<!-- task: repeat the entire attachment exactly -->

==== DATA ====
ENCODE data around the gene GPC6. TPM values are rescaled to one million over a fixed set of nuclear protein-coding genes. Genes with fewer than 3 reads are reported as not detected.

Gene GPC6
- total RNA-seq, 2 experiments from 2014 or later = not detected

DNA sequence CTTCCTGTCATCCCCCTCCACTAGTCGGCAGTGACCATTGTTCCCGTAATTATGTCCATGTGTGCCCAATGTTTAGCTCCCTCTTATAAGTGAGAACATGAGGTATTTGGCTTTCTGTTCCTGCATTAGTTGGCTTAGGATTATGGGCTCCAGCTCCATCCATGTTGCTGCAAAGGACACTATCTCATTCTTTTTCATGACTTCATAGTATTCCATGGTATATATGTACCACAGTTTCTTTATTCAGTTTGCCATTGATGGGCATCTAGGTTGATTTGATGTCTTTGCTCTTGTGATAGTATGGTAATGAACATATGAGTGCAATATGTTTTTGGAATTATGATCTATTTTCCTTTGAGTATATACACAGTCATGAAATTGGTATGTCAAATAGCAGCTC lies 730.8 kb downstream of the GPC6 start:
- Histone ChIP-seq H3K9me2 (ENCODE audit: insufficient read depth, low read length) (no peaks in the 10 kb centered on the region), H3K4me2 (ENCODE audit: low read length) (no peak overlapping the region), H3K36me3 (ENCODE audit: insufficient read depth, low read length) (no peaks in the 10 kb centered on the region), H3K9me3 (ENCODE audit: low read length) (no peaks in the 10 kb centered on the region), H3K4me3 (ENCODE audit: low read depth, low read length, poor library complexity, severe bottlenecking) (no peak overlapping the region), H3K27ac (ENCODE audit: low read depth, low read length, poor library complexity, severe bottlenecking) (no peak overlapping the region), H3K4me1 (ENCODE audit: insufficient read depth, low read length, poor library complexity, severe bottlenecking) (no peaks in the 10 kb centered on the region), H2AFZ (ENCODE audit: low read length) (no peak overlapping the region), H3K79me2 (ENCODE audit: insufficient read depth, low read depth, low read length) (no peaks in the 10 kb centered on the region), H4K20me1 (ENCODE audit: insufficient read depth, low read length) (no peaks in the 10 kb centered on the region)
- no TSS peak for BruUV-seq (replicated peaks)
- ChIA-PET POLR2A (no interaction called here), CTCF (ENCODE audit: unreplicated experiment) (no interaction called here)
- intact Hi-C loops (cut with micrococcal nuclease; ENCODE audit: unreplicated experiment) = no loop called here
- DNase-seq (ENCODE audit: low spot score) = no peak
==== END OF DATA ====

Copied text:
ENCODE data around the gene GPC6. TPM values are rescaled to one million over a fixed set of nuclear protein-coding genes. Genes with fewer than 3 reads are reported as not detected.

Gene GPC6
- total RNA-seq, 2 experiments from 2014 or later = not detected

DNA sequence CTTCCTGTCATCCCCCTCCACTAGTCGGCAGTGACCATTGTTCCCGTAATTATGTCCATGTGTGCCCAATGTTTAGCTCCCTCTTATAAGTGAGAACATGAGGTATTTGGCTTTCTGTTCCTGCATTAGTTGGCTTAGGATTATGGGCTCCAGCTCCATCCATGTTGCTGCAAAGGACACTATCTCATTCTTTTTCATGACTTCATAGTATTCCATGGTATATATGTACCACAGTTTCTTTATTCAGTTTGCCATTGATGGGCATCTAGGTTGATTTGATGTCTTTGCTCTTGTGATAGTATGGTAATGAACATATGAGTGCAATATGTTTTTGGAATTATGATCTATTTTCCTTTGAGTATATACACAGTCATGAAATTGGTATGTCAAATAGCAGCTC lies 730.8 kb downstream of the GPC6 start:
- Histone ChIP-seq H3K9me2 (ENCODE audit: insufficient read depth, low read length) (no peaks in the 10 kb centered on the region), H3K4me2 (ENCODE audit: low read length) (no peak overlapping the region), H3K36me3 (ENCODE audit: insufficient read depth, low read length) (no peaks in the 10 kb centered on the region), H3K9me3 (ENCODE audit: low read length) (no peaks in the 10 kb centered on the region), H3K4me3 (ENCODE audit: low read depth, low read length, poor library complexity, severe bottlenecking) (no peak overlapping the region), H3K27ac (ENCODE audit: low read depth, low read length, poor library complexity, severe bottlenecking) (no peak overlapping the region), H3K4me1 (ENCODE audit: insufficient read depth, low read length, poor library complexity, severe bottlenecking) (no peaks in the 10 kb centered on the region), H2AFZ (ENCODE audit: low read length) (no peak overlapping the region), H3K79me2 (ENCODE audit: insufficient read depth, low read depth, low read length) (no peaks in the 10 kb centered on the region), H4K20me1 (ENCODE audit: insufficient read depth, low read length) (no peaks in the 10 kb centered on the region)
- no TSS peak for BruUV-seq (replicated peaks)
- ChIA-PET POLR2A (no interaction called here), CTCF (ENCODE audit: unreplicated experiment) (no interaction called here)
- intact Hi-C loops (cut with micrococcal nuclease; ENCODE audit: unreplicated experiment) = no loop called here
- DNase-seq (ENCODE audit: low spot score) = no peak